Is there a spy window in marketing?
My son started nursery camp a few weeks ago. When I dropped him off (which was his first time being left at an unfamiliar place by himself), he was very brave and didn’t cry like some of the other two-year-olds. I, on the other hand, felt the tears welling up in my eyes, so I quickly said goodbye as the teacher ushered the nervous parents out of the classroom.
As I sniffled and walked away like I was completely okay with abandoning my baby (in a facility full of toys, Play Doh, and enough animal crackers to feed a small country), I was pleasantly surprised to discover just around the corner, a frosted glass window that I could look through and vaguely make out which two-foot figure belonged to me based on the color of his bathing suit. He was happily playing with Legos, having immediately bonded with the cute redheaded counselor (he hasn’t yet met a pretty 19-year-old he doesn’t like).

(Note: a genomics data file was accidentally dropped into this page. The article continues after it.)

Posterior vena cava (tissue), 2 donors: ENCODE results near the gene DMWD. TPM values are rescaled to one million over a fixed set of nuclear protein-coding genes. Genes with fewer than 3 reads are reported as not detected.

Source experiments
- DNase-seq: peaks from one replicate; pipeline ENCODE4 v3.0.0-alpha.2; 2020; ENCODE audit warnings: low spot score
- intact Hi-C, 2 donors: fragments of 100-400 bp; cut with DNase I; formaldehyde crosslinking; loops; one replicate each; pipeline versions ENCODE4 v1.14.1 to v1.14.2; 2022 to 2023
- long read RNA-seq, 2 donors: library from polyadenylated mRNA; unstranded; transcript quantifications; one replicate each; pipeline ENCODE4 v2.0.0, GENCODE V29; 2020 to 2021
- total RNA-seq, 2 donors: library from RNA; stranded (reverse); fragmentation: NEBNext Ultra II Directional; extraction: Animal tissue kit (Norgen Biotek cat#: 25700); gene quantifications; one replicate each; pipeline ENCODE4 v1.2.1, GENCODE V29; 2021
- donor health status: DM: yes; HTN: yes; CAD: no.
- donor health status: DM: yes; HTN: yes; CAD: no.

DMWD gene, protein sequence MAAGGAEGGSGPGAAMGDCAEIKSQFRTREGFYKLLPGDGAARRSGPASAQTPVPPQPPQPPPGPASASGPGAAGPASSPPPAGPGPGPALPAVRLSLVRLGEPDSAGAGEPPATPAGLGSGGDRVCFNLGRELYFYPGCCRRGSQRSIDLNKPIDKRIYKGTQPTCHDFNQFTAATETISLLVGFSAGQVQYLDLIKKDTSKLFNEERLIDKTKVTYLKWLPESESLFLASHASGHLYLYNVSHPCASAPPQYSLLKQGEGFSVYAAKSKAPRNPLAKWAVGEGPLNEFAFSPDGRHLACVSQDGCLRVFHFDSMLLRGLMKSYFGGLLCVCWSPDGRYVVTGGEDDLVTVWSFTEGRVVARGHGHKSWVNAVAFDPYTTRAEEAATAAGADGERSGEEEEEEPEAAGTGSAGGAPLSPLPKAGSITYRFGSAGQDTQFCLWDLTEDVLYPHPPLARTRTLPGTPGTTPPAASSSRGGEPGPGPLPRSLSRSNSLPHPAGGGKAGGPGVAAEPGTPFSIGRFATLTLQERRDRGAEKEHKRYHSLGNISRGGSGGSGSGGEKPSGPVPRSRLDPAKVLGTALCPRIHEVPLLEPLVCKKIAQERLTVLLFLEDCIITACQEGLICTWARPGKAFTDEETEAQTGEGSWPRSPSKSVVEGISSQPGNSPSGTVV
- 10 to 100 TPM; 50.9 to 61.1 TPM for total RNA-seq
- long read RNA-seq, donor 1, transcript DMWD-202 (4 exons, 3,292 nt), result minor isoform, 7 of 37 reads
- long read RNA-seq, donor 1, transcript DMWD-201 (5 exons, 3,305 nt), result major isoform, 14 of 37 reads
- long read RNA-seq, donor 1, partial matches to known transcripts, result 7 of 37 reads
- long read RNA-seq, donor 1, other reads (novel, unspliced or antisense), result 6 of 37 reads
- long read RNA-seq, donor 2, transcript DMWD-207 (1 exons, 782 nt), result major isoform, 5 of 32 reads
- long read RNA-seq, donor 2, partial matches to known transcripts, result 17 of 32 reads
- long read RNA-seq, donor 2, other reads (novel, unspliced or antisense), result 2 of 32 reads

After watching him through what I now call the “spy window” for about 30 minutes, I could confidently walk back down the hallway and into my car, knowing he’d be okay for the remaining two hours of camp. This got me thinking: wouldn’t it be great if there were a spy window for marketing materials?
Wouldn’t it be nice to know which parts of your website its visitors gravitated to, which panels of your brochure its readers’ eyes glazed over, which articles in your email newsletter made recipients click delete?
There are some tools that can help us get into the minds of our audience (Google Analytics and your email marketing reports for instance), and if you have the budget, you can even hire a market research firm to do really in-depth studies, like eye-tracking on your website to see how the visitor’s eye moves around the screen (I know a great firm, if you’re interested). If your budget is low or nil, you can take advantage of free or cheap survey tools (like Survey Monkey) to find out what information is important to your readers or what design styles your audience prefers.
When you’re working with adults and in fictitious circumstances (“pretend you are reading this brochure on your own in a doctor’s office and not as part of a research study…”), the results may not be completely accurate. It’s difficult for grown-ups to suspend reality. I may not know for sure where people’s eyes move first when they visit my website, but when I look through the spy window after each camp-day drop-off, I can know with certainty that my baby is okay.
How do you know if your marketing materials are working? Leave responses in the comments.